Classic examples: Leprechauns, Snow White & the Seven Dwarves, and the ladies’ attendants in King Arthur’s court. The latter are sometimes associated with ghosts, and the distinctions aren’t clear.
Appearance: Generally male, and human-like but diminutive, ranging from six inches tall to the more usual two to three feet tall. The men look old and wise and often have long gray beards, but they aren’t “old” since dwarves are immortal.
Dwarves generally own some magical item of clothing such as a cap, a ring, a cloak or cape, or a belt. It usually gives them invisibility, which is a form of glamoury.
Most (but not all) dwarves are also shape-shifters. (That’s different from glamoury, which is largely an illusion.) They usually turn into a creature with wings. Light or benevolent dwarves turn into butterflies; dark, mischievous or malicious dwarves are supposed to turn into screech owls.
There may be some connection between dwarves’ transformation and the Badb or Mhorrighan stories of Ireland, in which she appears as a crow.
When dwarves shape-shift, they can readily turn back into their usual form. However, if a wizard casts a shape-shifting spell on them, the dwarf must be very clever to outwit the wizard (and his spell) or wait for the wizard to reverse it.
Dwarves are able to shape-shift the world immediately around them, too. That may be a form of glamoury, but it’s usually described as a physical change, such as a castle that suddenly appears as a quaint cottage. This may relate to Cinderella’s carriage that was shape-shifted from a pumpkin.
Dwarves and vampires: Both dwarves and vampires can transform into flying creatures. Both dwarves and vampires have problems with sunlight. Some dwarves have been identified with ghosts, or as beings that were once human or human-like.
Some dwarves turn to stone if sunlight touches them. They’re okay with the light, but the rays of the sun are an issue. So, they live in caves, caverns, underground palaces, and dark forests that don’t allow direct sunlight through.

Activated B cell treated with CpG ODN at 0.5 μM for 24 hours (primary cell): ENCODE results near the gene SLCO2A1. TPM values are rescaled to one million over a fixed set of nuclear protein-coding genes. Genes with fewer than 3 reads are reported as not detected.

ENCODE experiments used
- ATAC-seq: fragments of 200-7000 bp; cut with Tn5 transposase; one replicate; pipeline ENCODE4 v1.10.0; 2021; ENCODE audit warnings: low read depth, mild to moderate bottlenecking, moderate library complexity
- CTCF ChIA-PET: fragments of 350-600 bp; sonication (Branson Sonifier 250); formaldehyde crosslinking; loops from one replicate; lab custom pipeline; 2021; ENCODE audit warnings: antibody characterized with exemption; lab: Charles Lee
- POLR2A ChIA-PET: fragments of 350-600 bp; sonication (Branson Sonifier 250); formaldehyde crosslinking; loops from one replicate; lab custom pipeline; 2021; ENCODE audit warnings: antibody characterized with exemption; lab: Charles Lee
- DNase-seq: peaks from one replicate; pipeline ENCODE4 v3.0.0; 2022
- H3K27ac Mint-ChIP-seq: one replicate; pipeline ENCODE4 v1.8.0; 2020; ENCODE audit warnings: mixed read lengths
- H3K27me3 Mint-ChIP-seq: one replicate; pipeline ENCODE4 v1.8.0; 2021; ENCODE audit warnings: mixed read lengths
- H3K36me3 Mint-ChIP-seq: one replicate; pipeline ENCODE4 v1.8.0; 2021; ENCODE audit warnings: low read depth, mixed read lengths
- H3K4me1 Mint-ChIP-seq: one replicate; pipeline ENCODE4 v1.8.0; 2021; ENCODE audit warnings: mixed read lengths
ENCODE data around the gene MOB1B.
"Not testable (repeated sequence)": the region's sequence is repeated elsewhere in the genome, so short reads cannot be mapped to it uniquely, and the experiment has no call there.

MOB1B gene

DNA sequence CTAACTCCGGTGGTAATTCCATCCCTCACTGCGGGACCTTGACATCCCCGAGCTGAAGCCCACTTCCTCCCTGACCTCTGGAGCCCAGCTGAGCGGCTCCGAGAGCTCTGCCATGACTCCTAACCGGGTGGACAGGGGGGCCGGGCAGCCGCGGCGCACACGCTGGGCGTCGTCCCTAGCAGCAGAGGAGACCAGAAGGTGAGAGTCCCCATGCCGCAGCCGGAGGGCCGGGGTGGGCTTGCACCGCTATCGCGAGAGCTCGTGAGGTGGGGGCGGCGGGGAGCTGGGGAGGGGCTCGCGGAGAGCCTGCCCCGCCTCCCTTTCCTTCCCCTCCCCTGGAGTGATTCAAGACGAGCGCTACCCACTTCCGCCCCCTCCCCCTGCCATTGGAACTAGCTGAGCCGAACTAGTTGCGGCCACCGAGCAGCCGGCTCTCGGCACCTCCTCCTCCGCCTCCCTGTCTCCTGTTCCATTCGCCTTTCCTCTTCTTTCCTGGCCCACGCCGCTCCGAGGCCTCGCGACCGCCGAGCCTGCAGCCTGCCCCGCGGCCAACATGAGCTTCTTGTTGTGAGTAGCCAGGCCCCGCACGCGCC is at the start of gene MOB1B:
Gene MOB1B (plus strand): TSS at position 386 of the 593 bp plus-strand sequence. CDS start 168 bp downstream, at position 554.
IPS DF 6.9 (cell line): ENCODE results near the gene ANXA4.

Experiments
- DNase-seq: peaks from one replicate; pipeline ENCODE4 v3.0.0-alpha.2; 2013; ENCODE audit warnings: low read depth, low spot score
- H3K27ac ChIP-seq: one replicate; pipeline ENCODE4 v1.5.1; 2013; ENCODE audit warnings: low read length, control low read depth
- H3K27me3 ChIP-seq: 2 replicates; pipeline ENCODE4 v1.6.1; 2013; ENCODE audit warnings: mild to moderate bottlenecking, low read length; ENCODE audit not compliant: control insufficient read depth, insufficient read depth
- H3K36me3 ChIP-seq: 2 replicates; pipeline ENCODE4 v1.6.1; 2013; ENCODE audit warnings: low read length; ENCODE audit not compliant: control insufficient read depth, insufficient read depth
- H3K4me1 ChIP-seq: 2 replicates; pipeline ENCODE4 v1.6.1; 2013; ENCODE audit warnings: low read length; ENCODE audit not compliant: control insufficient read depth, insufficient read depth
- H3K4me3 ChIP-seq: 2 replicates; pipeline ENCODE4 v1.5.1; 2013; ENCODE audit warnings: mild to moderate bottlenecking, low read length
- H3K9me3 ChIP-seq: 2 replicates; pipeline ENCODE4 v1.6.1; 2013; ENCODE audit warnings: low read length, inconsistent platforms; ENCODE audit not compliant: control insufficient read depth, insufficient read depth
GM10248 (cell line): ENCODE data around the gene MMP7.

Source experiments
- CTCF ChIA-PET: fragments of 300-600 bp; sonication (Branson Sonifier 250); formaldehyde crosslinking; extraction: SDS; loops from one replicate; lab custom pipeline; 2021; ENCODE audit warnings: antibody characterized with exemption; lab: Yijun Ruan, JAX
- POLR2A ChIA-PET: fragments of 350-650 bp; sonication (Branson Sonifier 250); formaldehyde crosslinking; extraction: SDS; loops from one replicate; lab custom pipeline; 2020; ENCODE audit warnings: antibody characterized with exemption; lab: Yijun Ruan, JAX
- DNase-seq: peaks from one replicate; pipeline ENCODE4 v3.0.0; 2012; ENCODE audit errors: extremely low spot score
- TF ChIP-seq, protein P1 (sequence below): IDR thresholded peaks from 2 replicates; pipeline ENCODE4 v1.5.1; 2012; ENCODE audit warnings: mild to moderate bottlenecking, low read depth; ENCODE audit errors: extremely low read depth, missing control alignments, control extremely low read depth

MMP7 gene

Dwarves and treasures: Dwarves are usually associated with some kind of work or career. That work usually — but not always — involves working with metal. (Example: The seven dwarves were miners. Rumpelstiltskin — or Rumpelstilzchen — spun straw into gold.)
Dwarves may protect a treasure in their caverns, castles or forests. That treasure often includes (metal) coins, such as the leprechaun’s pot of gold.
Dwarves may also craft magical metal objects. Though the objects can work magic (or magick), they may also carry a curse if the object is misused… or used by someone not authorized to handle it.
Categories of dwarves: In many cultures, dwarves are divided into three categories, depending on how benevolent, mischievous or malicious they are. White dwarves are good, brown dwarves are pranksters or unreliable, and black dwarves are evil. (Literature is inconsistent in explaining those color notes, as the dwarves aren’t colored that way and their clothing may not match the colors, either.)
In Ireland, the three groups aren’t quite so dark or dangerous. There, an example is the leprechaun, cluricaune, and the fir darrig (or fir dhearga – literally, the red man, but that form of the word “red” is usually associated with red light, not red hair).
The fir darrig/dhearga is usually about 2 1/2 feet tall, wears a red, conical cap and generally looks like a garden gnome figure.
The best references for information about dwarves include The Hobbit, the Lord of the Rings trilogy, and Andrew Lang’s fairy tale books.
Music: The Moods of Man, written & orchestrated by James Underberg